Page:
This time, he was squarely on Israel's side. He railed against the Palestinians' demonization of Jews. He reminded the crowd that he'd lent his personal jet to New York Mayor Rudy Giuliani when he visited Israel weeks after the 9/11 attacks and that he'd been grand marshal of the Israel Parade in New York in 2004, at the height of violence in the Gaza Strip. He made sure everyone noted that Ivanka would soon give birth to a "beautiful Jewish baby."

Click for Donald Trump on other issues.   Source: Trump Revealed, by Michael Kranish & Mark Fisher, p. 13

Elizabeth Warren on Foreign Policy : Jul 2, 2016
Unequivocally support Israel's qualitative military edge

Since its founding more than 60 years ago, Israel and the United States have been steadfast, trusted, and reliable allies. I unequivocally support the right of a Jewish, democratic state of Israel to exist, and to be safe and secure. The U.S.-Israel relationship is rooted in shared values and common interests, based on a commitment to liberty, pluralism, and the rule of law. These values transcend time, and they are the basis of our unbreakable bond.

To me, it is a moral imperative to support and defend Israel, and I am committed to ensuring its long-term security by maintaining its qualitative military edge. Israel must be able to defend itself from the serious threats it faces from terrorist organizations to hostile states, including Iran, Hamas, Hezbollah, and others.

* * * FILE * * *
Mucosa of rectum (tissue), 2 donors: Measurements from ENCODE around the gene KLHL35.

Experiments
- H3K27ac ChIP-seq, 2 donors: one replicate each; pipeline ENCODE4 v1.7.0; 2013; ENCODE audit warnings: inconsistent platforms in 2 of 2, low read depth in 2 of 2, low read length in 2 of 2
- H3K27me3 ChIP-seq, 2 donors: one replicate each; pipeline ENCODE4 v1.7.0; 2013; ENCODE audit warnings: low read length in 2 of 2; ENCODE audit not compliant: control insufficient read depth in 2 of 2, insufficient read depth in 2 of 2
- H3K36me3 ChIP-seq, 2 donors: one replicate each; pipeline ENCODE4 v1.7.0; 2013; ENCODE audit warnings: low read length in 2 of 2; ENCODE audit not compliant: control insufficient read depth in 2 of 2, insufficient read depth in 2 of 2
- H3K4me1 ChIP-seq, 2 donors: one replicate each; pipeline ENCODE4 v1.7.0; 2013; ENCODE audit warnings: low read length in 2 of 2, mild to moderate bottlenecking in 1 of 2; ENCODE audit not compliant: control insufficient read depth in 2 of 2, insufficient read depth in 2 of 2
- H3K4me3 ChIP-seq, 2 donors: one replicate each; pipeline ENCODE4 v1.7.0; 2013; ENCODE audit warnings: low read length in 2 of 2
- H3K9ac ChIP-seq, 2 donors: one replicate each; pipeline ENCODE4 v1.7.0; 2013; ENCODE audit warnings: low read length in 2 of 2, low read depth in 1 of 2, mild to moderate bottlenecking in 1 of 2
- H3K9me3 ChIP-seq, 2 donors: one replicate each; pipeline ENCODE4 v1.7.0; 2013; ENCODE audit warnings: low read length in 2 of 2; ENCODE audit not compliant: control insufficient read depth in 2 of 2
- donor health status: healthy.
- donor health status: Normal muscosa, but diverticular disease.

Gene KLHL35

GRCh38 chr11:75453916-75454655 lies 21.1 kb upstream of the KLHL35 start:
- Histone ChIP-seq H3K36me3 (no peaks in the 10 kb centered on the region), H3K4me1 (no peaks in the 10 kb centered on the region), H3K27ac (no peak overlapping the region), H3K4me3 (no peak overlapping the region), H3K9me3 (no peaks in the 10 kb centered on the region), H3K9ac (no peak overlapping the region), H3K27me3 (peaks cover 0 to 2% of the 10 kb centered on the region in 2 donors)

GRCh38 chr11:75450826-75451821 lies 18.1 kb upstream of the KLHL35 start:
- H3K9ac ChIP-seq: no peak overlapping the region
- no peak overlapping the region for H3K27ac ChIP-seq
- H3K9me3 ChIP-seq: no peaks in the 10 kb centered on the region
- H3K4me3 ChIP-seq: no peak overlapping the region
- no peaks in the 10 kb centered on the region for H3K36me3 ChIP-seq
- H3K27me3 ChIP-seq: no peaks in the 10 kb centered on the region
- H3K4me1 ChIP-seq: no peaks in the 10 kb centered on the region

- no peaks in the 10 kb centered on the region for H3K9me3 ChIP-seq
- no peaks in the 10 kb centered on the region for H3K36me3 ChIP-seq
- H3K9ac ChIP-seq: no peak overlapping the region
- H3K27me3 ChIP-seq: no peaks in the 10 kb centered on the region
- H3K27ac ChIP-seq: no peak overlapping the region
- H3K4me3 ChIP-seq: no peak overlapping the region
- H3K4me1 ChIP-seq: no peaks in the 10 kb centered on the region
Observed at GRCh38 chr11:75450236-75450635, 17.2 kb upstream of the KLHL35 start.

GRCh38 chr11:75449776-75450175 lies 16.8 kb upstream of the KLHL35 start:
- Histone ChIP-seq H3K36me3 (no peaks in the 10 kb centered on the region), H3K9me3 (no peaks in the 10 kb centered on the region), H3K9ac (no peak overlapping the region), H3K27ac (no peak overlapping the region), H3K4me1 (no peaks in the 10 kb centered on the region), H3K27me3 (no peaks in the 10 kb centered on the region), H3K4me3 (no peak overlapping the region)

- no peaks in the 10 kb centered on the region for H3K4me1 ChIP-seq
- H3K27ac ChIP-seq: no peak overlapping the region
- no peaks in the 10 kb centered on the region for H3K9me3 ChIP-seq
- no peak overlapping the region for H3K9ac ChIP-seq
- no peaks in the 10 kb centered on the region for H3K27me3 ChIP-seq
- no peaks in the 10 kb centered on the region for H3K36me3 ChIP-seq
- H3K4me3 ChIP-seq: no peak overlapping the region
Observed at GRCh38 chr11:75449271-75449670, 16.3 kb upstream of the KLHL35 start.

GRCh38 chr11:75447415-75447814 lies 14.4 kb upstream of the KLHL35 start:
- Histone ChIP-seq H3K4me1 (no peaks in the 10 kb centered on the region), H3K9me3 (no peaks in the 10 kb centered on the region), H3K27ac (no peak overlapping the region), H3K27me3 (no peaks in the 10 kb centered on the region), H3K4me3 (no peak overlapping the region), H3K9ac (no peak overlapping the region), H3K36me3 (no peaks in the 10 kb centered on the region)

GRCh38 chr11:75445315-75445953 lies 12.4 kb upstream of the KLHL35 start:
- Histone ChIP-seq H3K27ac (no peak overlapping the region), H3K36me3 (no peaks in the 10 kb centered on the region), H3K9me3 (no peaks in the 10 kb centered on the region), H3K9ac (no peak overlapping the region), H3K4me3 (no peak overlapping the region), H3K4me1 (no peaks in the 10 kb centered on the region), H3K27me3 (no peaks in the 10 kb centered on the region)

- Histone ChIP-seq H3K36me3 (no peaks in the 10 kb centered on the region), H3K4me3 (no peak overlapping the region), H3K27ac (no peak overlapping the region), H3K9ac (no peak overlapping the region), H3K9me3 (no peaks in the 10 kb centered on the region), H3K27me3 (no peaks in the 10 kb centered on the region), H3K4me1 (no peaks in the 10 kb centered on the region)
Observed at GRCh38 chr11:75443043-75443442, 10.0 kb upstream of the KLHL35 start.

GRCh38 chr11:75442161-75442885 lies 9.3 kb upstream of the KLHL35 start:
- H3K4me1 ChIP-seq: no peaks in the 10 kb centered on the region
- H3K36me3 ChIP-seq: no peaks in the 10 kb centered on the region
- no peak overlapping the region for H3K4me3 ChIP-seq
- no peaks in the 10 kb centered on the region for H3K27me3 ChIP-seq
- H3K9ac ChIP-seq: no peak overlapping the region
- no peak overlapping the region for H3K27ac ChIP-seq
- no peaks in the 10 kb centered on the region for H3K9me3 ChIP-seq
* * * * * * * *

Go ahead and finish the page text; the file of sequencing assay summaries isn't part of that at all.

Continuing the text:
Click for Elizabeth Warren on other issues.   Source: 2016 Veepstakes: campaign website ElizabethWarren.com

Elizabeth Warren on Foreign Policy : Jul 2, 2016
No UN membership for Palestine until two-state solution

I am a strong proponent of a two-state solution to the Israeli-Palestinian conflict, which I believe to be in the interest of Israel and the United States, with a Jewish, democratic state of Israel and a state for the Palestinian people. The U.S. can and should play an active role in promoting a diplomatic resolution to the conflict that is agreed to by the parties, but I do not believe that a lasting peace can be imposed from the outside or that either party should take unilateral steps--such as the Palestinians' application for UN membership--that move the parties further away from negotiations.
Click for Elizabeth Warren on other issues.   Source: 2016 Veepstakes: campaign website ElizabethWarren.com

Mike Pence on Foreign Policy : Apr 26, 2016
Against agreement with Iran; keep all sanctions